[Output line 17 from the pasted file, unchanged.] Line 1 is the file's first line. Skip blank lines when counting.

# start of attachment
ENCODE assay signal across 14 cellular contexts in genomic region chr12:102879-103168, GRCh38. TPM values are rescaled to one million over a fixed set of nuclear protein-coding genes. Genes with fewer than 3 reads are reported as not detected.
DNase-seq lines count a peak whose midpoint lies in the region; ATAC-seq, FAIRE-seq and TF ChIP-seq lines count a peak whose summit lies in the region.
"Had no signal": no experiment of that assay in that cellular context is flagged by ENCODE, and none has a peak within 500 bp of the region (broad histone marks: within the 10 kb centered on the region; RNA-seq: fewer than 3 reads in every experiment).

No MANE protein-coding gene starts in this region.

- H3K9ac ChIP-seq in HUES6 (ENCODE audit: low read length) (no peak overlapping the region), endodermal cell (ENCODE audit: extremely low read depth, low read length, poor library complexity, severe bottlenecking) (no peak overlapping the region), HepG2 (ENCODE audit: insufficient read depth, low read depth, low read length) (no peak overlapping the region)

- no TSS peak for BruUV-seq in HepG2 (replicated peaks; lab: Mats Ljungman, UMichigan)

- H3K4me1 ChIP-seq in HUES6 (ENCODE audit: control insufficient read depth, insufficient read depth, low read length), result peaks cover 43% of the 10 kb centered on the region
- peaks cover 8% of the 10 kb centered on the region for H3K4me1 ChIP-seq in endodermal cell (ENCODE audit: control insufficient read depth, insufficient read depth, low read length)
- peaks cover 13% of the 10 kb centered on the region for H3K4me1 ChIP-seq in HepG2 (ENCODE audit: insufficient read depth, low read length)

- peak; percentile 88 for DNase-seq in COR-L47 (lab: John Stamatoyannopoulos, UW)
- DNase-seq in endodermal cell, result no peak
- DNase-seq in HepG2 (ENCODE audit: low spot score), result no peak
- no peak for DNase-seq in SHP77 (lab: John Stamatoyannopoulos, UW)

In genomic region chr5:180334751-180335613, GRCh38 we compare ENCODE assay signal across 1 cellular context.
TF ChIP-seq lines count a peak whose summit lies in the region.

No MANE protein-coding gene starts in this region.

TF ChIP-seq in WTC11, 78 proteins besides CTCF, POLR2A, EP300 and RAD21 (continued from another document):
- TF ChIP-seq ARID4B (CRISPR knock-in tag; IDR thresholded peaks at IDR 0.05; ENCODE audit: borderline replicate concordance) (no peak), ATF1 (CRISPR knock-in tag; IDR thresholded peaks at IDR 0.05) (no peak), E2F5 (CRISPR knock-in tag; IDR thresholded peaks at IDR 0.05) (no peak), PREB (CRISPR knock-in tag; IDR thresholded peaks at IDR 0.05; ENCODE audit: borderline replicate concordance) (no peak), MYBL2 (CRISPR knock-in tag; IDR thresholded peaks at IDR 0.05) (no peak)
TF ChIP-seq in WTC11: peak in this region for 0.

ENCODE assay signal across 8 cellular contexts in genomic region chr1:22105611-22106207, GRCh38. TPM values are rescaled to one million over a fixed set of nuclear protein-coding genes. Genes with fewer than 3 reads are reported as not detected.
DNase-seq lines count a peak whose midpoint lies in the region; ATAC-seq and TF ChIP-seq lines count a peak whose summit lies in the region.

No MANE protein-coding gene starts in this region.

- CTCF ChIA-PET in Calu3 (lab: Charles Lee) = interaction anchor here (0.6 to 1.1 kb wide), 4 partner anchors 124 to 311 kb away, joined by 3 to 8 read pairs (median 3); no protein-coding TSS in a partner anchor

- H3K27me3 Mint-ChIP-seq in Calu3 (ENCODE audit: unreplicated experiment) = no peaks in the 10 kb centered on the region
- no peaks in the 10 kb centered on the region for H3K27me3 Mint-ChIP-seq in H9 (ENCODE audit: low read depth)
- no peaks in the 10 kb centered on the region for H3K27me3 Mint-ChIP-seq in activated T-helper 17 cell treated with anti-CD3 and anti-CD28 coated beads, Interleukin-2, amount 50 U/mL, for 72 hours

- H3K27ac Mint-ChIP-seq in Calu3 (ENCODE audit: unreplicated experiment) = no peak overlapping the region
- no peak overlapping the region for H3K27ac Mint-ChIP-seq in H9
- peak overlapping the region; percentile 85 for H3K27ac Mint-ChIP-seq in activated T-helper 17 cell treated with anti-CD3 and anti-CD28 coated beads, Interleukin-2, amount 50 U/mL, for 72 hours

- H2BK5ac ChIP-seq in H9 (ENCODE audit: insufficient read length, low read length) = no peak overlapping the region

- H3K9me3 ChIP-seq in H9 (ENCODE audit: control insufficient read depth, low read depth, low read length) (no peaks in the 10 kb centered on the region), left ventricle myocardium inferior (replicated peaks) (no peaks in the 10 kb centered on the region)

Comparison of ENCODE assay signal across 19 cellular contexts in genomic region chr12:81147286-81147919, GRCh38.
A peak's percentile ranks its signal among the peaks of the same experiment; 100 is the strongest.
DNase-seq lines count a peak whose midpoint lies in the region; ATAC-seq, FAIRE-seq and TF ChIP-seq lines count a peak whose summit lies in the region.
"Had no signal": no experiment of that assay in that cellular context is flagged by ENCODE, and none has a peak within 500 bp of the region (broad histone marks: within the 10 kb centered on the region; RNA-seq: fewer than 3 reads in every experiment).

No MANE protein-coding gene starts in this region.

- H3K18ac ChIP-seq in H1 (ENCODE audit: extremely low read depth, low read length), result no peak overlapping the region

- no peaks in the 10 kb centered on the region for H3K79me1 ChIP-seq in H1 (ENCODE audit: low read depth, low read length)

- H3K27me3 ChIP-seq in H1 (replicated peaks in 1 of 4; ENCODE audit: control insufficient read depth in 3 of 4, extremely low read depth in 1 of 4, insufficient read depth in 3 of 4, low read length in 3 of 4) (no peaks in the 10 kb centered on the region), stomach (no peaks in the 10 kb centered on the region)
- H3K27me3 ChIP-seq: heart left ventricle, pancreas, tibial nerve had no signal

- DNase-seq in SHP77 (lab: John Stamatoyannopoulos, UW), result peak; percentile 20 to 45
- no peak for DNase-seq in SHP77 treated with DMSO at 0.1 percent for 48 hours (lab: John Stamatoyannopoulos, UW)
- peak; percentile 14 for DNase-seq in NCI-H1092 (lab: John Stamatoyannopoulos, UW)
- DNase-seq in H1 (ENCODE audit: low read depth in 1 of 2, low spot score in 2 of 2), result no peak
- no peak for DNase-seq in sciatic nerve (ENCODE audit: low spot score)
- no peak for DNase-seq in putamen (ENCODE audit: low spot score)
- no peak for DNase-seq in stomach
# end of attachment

TF ChIP-seq in WTC11, 78 proteins besides CTCF, POLR2A, EP300 and RAD21 (continued from another document):